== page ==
DRAM: 1024MB

Number of U-Boot devices: 1

U-Boot env: loaderdev not set, will probe all devices.

Found U-Boot device: disk

  Probing all <unknown> devices...

  Checking unit=0 slice=<auto> partition=<auto>...

Found U-Boot device: net

Booting from net0:

net_probe: no network devices found, maybe not enumerated yet..?
netboot: couldn't probe uboot_eth0
net_open: netif_open() failed

ERROR: cannot open /boot/lua/loader.lua: device not configured.

This was the only way, the FreeBSD GENERICSD image was able to boot on BananaPi M1.

I've read that the error: ERROR: cannot open /boot/lua/loader.lua: device not configured. is known since years and hit several people and user of different system architectures. Yet no fix is available.

So, deleting boot.scr boots the system up and I could login via ssh, because ip address was successfully fetched via dhcp.

TODO: Create embedded FreeBSD operational system with FreeBSD:
TODO
Either way, lets create a custom (or better) image of FreeBSD within FreeBSD itself.


Create a custom Banana Pi image

FreeBSD preparation for SDcard - the sector size:
Checking and learning I found that it seems the downloaded and written GENERICSD image is not aligned to sector size boundary? Because of:​
gpart show /dev/mmcsd0
Code:
=>      63  31116225  mmcsd0  MBR       (15G)[/INDENT]
[INDENT]        63      2016          - free -  (1.0M)[/INDENT]
[INDENT]      2079    102312       1  fat32lba  [active] (50M)[/INDENT]
[INDENT]    104391  31008825       2  freebsd   (15G)[/INDENT]
[INDENT]  31113216      3072          - free -  (1.5M)
It seems FreeBSD does sub-partition the freebsd partition/slice of the MS-DOS partition table, because with the command:​
gpart show -p /dev/mmcsd0
...it does show the same information with additional the device name.​
Code:
=>      63  31116225    mmcsd0  MBR       (15G)[/INDENT]
[INDENT]        63      2016            - free -  (1.0M)[/INDENT]
[INDENT]      2079    102312  mmcsd0s1  fat32lba  [active]  (50M)[/INDENT]
[INDENT]    104391  31008825  mmcsd0s2  freebsd   (15G)[/INDENT]
[INDENT]  31113216      3072            - free -  (1.5M)
But mmcsd0s2 (freebsd) itself is partitioned:​
gpart show -p /dev/mmcsd0s2
Code:
=>       0  31008825   mmcsd0s2  BSD          (15G)[/INDENT]
[INDENT]         0        57             - free -     (29K)[/INDENT]
[INDENT]        57  31008768  mmcsd0s2a  freebsd-ufs  (15G)
Whereas mmcsd0s1, the boot slice is not sub-partitioned.​
gpart show -p /dev/mmcsd0s1
Code:
gpart: No such geom: /dev/mmcsd0s1.
It is not clearly visible in the simple device overview and at least the command lsblk shows another partition mmcsd0s2a within the mmcsd0s2 slice of the msdos partition table:​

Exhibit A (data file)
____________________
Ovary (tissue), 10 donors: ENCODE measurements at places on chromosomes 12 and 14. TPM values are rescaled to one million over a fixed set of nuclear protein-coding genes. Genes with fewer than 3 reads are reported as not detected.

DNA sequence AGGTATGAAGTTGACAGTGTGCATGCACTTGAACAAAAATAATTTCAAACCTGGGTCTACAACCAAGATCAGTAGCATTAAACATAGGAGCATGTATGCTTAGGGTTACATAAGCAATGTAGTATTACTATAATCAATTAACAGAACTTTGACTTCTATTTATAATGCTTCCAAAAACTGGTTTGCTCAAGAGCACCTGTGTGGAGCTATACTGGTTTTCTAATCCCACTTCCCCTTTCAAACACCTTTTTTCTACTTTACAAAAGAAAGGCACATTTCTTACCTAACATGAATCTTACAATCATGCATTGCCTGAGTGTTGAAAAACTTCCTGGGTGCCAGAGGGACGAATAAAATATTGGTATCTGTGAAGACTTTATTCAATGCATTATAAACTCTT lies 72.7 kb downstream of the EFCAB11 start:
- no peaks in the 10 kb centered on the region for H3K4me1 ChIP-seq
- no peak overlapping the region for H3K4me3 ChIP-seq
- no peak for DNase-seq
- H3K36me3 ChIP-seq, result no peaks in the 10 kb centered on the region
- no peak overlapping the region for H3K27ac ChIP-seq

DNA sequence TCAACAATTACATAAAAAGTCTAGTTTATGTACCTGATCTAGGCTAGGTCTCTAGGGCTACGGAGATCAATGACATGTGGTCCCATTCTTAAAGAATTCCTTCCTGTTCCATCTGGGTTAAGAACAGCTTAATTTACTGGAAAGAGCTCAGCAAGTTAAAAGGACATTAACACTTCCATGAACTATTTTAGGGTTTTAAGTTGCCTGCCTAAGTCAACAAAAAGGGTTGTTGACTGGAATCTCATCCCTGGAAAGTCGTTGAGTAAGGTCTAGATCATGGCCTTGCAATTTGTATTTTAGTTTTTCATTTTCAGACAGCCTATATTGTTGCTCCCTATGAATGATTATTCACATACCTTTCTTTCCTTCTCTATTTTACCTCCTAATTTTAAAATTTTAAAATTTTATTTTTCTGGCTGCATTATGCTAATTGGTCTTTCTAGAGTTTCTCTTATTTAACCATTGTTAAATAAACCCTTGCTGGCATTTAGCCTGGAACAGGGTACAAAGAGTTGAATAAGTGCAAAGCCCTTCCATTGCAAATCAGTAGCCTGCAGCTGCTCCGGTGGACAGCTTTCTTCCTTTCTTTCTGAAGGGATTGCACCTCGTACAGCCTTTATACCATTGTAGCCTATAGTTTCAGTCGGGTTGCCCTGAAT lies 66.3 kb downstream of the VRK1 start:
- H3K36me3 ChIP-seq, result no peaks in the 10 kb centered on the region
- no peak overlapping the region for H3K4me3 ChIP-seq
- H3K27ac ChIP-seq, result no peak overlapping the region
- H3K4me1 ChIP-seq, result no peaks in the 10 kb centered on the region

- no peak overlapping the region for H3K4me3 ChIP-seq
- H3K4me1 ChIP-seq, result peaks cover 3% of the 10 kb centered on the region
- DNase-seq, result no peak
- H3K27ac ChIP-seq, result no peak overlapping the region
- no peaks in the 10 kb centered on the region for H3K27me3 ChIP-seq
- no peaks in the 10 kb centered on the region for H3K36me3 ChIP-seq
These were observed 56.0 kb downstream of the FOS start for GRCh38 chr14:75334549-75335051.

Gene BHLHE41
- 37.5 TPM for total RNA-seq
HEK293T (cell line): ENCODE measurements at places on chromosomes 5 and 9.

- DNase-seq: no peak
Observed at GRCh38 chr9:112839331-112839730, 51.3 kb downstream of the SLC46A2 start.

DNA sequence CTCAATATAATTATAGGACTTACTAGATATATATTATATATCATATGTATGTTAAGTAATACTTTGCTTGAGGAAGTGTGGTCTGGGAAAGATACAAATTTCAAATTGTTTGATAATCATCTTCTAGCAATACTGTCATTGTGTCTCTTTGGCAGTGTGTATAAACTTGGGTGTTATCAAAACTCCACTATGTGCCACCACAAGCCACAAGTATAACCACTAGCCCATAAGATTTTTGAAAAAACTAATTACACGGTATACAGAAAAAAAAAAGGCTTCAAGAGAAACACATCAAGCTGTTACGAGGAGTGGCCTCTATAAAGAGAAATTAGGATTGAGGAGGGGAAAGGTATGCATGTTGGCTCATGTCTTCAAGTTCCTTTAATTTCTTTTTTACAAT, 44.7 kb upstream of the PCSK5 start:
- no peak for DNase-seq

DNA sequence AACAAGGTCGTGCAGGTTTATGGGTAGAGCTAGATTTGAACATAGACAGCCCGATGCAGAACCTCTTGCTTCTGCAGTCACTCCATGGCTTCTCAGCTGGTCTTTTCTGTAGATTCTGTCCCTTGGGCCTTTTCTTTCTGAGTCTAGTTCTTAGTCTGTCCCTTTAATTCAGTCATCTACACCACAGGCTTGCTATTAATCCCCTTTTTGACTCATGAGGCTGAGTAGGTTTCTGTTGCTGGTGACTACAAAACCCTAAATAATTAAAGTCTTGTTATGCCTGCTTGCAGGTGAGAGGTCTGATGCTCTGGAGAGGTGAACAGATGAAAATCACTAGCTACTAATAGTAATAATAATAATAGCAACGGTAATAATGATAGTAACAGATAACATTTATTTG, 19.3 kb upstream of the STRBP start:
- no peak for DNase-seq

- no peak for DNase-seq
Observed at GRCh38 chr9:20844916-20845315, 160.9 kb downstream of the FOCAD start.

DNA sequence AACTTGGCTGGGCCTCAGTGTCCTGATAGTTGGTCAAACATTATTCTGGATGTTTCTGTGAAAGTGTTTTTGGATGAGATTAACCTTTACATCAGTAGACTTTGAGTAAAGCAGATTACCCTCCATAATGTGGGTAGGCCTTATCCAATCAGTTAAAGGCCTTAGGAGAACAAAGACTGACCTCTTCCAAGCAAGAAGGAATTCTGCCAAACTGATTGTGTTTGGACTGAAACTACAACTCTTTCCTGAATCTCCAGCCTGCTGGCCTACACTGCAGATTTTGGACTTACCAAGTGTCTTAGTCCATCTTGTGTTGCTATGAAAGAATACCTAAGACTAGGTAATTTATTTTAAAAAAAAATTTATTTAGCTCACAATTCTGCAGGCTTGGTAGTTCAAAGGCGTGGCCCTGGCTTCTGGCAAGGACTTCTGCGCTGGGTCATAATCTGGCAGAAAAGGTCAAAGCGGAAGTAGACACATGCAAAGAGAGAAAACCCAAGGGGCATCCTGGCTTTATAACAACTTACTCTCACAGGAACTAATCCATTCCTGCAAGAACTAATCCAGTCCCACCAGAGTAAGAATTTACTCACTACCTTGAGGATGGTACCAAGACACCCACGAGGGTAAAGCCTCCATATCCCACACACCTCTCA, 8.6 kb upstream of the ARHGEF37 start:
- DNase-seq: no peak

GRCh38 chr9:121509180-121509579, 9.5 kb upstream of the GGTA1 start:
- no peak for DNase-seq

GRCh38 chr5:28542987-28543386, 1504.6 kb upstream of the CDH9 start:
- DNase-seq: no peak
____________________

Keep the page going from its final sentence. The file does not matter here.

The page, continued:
Code:
DEVICE         MAJ:MIN SIZE TYPE                                          LABEL MOUNT[/INDENT]
[INDENT]mmcsd0           0:96   15G MBR                                               - -[/INDENT]
[INDENT]  <FREE>         -:-   1.0M -                                                 - -[/INDENT]
[INDENT]  mmcsd0s1       0:97   50M fat32lba                          msdosfs/MSDOSBOOT /boot/msdos[/INDENT]
[INDENT]  mmcsd0s2       0:98   15G BSD                                               - -[/INDENT]
[INDENT]    <FREE>       -:-    29K -                                                 - -[/INDENT]
[INDENT]    mmcsd0s2a    0:101  15G freebsd-ufs                              ufs/rootfs /[/INDENT]
[INDENT]  <FREE>         -:-   1.5M -                                                 - -
For a beginner like me this is something BSD that does not show of clearly and a new user should be aware of!?​
Side-information: As SirDice stated in his post (https://forums.freebsd.org/threads/...to-and-dontknowhowto-resume.83723/post-551216), MS-DOS partition are called slices in FreeBSD. Because FreeBSD and UNIX is way older than MS-DOS.​

This rises a question... (See in the question area).​
Slices start of fat32lba and especially freebsd are not alignet properly to 4096 boundary?​
Code:
echo "104391/4096" | bc -l[/INDENT]
[INDENT]25.48608398437500000000
diskinfo -c mmcsd0
Code:
mmcsd0[/INDENT]
[INDENT]    512             # sectorsize[/INDENT]
[INDENT]    15931539456     # mediasize in bytes (15G)[/INDENT]
[INDENT]    31116288        # mediasize in sectors[/INDENT]
[INDENT]    4194304         # stripesize[/INDENT]
[INDENT]    0               # stripeoffset[/INDENT]
[INDENT]    SDHC SU16G 8.0 SN 012345678 MFG 08/2012 by 3 SD    # Disk descr.[/INDENT]
[INDENT]    0343B946        # Disk ident.[/INDENT]
[INDENT]                    # Attachment[/INDENT]
[INDENT]    Yes             # TRIM/UNMAP support[/INDENT]
[INDENT]    0               # Rotation rate in RPM[/INDENT]
[INDENT]I/O command overhead:[/INDENT][/INDENT][/INDENT]
[INDENT]    time to read 10MB block      0.481722 sec    =    0.024 msec/sector[/INDENT]
[INDENT]    time to read 20480 sectors   8.433074 sec    =    0.412 msec/sector[/INDENT]
[INDENT]    calculated command overhead                  =    0.388 msec/sector